A STRONGER SENATE VOTE ON DETAINEES…. Five months ago, the Senate voted to deny funding to close the detention facility at Guantanamo Bay. The vote was 90 to 6 — most Democrats said they were waiting for a better plan from the Obama administration.
Yesterday, a related vote went much better.
The Senate on Tuesday rejected an attempt to bar using funds from a defense spending bill to build or modify prisons in the United States to hold detainees from Guantanamo Bay, a move that suggested congressional Democrats may be lining up behind President Obama’s vision for closing the military prison.
The Senate vote, largely along party lines, came days after the administration announced plans to bring five alleged terrorists, including Khalid Sheik Mohammed, the self-proclaimed mastermind of the Sept. 11, 2001, attacks, to New York for trial. The GOP-backed measure was attached to a $134 billion plan that funded programs for veterans and military construction. The overall bill was passed unanimously.
The measure, championed by right-wing Sen. James Inhofe (R) of Oklahoma, garnered three votes from the Democratic caucus: Sens. Blanche Lincoln (D-Ark.), Mark Pryor (D-Ark.), and Joe Lieberman (I-Conn.).
In a statement, VoteVets.org chairman and Iraq war veteran Jon Soltz called out the amendment’s sponsor: “Nearly 200 terrorists were tried and convicted in U.S. courts, most notably Zacharias Moussavi who was brought to the U.S. by President George W. Bush. All the while, Senator Inhofe was quiet. Playing politics with security like this is a disgrace.”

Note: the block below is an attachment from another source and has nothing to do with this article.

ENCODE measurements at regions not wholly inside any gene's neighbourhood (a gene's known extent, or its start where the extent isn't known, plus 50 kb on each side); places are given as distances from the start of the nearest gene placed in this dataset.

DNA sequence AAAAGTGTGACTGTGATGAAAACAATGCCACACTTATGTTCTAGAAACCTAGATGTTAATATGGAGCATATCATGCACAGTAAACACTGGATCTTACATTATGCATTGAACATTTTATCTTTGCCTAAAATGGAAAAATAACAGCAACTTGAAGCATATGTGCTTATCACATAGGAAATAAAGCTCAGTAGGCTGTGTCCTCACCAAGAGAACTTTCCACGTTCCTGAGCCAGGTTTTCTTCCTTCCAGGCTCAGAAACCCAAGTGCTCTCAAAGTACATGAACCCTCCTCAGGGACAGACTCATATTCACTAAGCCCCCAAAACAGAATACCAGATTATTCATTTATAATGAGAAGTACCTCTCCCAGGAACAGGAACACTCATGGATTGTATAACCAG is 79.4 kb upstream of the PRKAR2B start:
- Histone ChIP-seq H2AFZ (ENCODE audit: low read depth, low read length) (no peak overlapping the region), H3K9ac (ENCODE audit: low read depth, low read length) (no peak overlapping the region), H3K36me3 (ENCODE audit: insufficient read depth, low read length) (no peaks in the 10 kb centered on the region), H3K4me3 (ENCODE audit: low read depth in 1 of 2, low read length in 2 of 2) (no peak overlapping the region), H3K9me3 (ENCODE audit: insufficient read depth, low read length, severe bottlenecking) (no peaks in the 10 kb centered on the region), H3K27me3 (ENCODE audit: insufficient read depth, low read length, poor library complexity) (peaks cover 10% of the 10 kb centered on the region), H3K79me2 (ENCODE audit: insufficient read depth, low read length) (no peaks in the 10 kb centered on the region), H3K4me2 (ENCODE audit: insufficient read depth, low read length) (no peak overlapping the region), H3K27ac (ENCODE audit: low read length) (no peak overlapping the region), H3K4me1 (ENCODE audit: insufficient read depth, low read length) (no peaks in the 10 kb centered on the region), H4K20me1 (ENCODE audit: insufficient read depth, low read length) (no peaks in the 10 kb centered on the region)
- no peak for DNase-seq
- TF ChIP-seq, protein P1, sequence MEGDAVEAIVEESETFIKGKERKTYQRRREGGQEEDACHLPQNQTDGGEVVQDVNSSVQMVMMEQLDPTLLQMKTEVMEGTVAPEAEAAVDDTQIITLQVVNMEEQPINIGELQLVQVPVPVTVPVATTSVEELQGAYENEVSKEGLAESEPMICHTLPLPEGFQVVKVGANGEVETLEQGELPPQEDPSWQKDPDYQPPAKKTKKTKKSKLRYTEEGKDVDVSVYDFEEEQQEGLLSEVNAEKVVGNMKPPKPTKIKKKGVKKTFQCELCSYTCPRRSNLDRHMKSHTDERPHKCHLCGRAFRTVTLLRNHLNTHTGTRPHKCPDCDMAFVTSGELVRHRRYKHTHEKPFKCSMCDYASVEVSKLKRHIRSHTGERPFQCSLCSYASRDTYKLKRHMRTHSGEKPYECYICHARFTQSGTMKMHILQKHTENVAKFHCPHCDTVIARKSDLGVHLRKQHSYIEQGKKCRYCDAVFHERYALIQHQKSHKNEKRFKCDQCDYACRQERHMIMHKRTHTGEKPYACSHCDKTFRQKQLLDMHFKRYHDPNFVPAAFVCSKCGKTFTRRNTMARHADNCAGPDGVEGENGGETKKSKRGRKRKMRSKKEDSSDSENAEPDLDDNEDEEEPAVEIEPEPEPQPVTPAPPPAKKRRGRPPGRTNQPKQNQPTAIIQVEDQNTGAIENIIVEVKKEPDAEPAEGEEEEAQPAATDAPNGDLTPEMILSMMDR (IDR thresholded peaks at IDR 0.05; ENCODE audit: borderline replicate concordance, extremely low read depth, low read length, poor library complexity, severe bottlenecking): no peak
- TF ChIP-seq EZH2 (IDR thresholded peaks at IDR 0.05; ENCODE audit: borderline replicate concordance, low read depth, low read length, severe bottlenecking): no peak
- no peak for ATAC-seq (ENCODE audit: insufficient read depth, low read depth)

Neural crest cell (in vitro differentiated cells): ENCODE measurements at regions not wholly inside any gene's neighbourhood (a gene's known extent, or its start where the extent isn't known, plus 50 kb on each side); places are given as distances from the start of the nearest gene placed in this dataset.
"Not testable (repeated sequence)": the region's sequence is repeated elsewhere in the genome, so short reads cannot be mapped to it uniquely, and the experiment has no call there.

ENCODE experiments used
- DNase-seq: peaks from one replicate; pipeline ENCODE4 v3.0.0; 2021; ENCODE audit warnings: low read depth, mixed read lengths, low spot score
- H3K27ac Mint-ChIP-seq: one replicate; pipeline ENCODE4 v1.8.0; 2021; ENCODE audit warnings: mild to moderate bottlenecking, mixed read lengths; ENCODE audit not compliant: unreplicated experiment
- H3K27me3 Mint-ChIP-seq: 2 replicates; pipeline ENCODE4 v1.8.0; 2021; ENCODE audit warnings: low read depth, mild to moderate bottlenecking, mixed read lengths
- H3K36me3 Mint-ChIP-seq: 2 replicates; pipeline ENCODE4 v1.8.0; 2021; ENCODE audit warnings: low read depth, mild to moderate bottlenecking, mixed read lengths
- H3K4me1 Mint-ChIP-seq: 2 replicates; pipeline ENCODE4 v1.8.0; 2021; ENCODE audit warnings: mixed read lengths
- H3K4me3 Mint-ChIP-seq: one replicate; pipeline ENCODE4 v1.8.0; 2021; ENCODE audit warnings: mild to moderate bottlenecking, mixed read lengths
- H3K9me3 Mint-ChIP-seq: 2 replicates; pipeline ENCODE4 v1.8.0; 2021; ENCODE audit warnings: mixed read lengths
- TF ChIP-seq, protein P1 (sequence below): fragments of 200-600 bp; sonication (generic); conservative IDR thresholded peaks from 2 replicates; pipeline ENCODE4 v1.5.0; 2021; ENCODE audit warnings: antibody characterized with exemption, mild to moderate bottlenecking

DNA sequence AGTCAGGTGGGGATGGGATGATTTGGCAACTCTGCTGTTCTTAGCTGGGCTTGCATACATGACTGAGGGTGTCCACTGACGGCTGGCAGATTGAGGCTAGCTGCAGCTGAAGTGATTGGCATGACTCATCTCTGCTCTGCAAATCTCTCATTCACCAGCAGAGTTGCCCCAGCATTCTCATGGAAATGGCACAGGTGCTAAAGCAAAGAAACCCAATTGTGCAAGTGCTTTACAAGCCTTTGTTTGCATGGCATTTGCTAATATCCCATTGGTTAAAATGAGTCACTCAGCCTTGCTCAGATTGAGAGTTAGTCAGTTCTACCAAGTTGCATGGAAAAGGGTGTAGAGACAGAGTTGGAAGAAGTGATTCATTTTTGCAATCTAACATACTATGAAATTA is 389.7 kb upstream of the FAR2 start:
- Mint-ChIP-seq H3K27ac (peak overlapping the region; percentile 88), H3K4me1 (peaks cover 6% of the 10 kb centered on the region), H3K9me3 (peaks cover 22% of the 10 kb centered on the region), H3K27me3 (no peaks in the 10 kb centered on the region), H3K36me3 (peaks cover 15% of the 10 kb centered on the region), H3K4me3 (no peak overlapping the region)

On a related note, David Kurtz posted an item from a reader yesterday that resonated with me: “Let me get this straight: we kept KSM and his buddies in Gitmo for eight years, no trial, no process, under harsh conditions including torture — and now that we’re finally giving them a trial in civilian court, NOW Al-Qaeda wants to retaliate? NOW they’re going to kidnap the mayor’s daughter and demand that KSM be released? It doesn’t even make sense on its own terms.”
Quite right. The standard Republican rhetoric suggests terrorists are necessary magnets for more terrorists — where one goes, others follow. If there’s a terrorist on trial in NYC, terrorists will go to NYC. If there’s a terrorist locked up for life in Illinois, terrorists will flock to Illinois. As Rep. Donald Manzullo (R-Ill.) put it the other day, he fears “al Qaeda would follow al Qaeda.”
So, there’s the follow-up question: if the Republican reasoning is correct, shouldn’t the area around Gitmo be the single most dangerous place on earth? Or put another way, if there mere presence of terrorists invites violence, shouldn’t al Qaeda have launched countless attacks against Gitmo at some point in recent years?